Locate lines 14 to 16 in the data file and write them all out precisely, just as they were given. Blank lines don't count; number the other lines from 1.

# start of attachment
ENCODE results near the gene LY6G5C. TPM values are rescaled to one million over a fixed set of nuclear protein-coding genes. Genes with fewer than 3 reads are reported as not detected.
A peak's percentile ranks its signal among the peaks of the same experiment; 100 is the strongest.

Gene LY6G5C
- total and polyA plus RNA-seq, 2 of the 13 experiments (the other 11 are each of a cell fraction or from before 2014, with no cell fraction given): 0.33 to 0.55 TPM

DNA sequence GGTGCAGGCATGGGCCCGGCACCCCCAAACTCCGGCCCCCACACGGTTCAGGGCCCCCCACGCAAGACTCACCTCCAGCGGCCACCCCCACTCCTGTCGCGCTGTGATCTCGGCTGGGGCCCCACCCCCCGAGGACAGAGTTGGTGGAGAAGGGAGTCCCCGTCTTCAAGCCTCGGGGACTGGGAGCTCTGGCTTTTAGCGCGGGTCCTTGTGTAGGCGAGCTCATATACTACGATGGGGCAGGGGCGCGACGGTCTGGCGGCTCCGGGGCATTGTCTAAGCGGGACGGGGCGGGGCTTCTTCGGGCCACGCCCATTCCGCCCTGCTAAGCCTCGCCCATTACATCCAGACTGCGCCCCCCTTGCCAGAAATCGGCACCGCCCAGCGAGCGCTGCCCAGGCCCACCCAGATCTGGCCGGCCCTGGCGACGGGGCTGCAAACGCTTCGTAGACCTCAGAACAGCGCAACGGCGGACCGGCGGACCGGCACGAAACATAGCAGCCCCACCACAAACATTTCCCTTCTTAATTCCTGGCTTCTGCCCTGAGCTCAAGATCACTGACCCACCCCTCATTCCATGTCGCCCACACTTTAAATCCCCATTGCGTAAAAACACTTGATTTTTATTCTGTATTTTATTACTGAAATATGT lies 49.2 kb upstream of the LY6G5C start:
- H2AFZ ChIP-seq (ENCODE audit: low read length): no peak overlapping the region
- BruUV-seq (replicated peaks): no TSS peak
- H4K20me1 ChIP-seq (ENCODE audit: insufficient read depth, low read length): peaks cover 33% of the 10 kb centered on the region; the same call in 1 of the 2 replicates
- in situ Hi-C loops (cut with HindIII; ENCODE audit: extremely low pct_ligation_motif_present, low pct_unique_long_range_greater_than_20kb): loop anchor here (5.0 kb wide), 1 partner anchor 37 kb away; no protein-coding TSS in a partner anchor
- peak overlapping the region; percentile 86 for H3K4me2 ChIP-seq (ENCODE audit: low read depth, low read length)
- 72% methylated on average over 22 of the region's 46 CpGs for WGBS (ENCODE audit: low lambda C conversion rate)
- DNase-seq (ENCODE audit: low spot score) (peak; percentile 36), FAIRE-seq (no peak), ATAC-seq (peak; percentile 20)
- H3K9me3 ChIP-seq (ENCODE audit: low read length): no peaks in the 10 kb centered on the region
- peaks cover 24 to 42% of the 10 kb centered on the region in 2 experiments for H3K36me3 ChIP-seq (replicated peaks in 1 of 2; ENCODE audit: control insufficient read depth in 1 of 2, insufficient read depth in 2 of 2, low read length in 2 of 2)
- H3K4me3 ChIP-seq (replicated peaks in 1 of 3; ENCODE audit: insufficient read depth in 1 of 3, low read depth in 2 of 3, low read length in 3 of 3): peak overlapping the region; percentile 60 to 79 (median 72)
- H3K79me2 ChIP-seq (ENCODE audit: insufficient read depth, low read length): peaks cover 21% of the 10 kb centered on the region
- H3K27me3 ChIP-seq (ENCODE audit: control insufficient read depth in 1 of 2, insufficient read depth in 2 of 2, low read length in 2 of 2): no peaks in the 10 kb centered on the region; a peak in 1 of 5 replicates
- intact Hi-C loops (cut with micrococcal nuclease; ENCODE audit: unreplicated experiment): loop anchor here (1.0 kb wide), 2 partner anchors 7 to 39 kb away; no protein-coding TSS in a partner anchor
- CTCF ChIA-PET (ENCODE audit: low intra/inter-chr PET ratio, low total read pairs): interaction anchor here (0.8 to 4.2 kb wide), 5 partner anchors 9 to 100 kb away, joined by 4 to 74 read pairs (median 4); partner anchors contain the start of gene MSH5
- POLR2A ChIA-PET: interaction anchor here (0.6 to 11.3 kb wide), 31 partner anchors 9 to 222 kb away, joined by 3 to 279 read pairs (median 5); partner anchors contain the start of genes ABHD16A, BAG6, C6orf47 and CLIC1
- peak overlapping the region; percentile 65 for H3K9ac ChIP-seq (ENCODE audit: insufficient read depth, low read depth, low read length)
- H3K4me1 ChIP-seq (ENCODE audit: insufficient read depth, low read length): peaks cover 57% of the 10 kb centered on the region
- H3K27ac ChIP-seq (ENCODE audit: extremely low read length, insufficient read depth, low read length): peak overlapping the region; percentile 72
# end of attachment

- peaks cover 24 to 42% of the 10 kb centered on the region in 2 experiments for H3K36me3 ChIP-seq (replicated peaks in 1 of 2; ENCODE audit: control insufficient read depth in 1 of 2, insufficient read depth in 2 of 2, low read length in 2 of 2)
- H3K4me3 ChIP-seq (replicated peaks in 1 of 3; ENCODE audit: insufficient read depth in 1 of 3, low read depth in 2 of 3, low read length in 3 of 3): peak overlapping the region; percentile 60 to 79 (median 72)
- H3K79me2 ChIP-seq (ENCODE audit: insufficient read depth, low read length): peaks cover 21% of the 10 kb centered on the region